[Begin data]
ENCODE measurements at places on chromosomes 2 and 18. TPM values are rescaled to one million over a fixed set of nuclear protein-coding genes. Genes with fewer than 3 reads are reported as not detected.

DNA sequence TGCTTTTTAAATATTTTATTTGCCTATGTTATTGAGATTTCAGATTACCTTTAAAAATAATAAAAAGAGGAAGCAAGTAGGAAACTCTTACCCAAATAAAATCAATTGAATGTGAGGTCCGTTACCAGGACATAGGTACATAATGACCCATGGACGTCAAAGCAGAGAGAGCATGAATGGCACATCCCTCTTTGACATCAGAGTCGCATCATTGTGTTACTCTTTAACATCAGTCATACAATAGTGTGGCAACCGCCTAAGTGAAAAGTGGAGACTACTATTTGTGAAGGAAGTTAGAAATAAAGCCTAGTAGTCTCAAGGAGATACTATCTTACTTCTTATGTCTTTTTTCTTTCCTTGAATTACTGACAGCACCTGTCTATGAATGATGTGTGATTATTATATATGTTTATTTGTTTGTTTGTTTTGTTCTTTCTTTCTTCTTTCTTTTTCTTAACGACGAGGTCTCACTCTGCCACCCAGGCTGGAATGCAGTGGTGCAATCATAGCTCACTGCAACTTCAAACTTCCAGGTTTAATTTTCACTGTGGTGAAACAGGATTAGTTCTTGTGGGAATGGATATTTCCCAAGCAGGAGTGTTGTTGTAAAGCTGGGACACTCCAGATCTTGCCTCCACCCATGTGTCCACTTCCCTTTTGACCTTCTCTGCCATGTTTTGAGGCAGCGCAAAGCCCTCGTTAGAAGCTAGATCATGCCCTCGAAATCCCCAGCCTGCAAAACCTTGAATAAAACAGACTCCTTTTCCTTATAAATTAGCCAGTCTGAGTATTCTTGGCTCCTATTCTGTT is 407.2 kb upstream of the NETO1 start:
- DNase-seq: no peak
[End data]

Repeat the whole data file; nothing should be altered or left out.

ENCODE measurements at places on chromosomes 2 and 18. TPM values are rescaled to one million over a fixed set of nuclear protein-coding genes. Genes with fewer than 3 reads are reported as not detected.

DNA sequence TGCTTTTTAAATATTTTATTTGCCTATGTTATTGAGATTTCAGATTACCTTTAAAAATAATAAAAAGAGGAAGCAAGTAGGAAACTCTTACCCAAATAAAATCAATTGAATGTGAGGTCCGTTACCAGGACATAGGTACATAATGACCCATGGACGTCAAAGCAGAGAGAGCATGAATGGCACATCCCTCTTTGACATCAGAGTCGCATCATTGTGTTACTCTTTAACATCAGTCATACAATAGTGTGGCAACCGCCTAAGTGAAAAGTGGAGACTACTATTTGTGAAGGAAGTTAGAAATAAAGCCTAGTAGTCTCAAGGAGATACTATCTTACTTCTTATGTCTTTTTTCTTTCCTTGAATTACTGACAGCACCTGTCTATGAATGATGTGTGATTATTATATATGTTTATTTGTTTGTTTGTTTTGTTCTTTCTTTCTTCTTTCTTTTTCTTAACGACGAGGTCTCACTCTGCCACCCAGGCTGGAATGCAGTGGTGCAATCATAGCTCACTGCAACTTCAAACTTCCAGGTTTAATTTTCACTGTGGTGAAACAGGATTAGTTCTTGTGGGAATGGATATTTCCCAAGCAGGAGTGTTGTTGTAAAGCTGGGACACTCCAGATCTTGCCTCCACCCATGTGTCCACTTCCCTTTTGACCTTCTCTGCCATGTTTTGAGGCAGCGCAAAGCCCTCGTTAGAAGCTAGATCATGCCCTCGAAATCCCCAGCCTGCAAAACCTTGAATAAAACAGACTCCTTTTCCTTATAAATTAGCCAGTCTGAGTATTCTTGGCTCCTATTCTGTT is 407.2 kb upstream of the NETO1 start:
- DNase-seq: no peak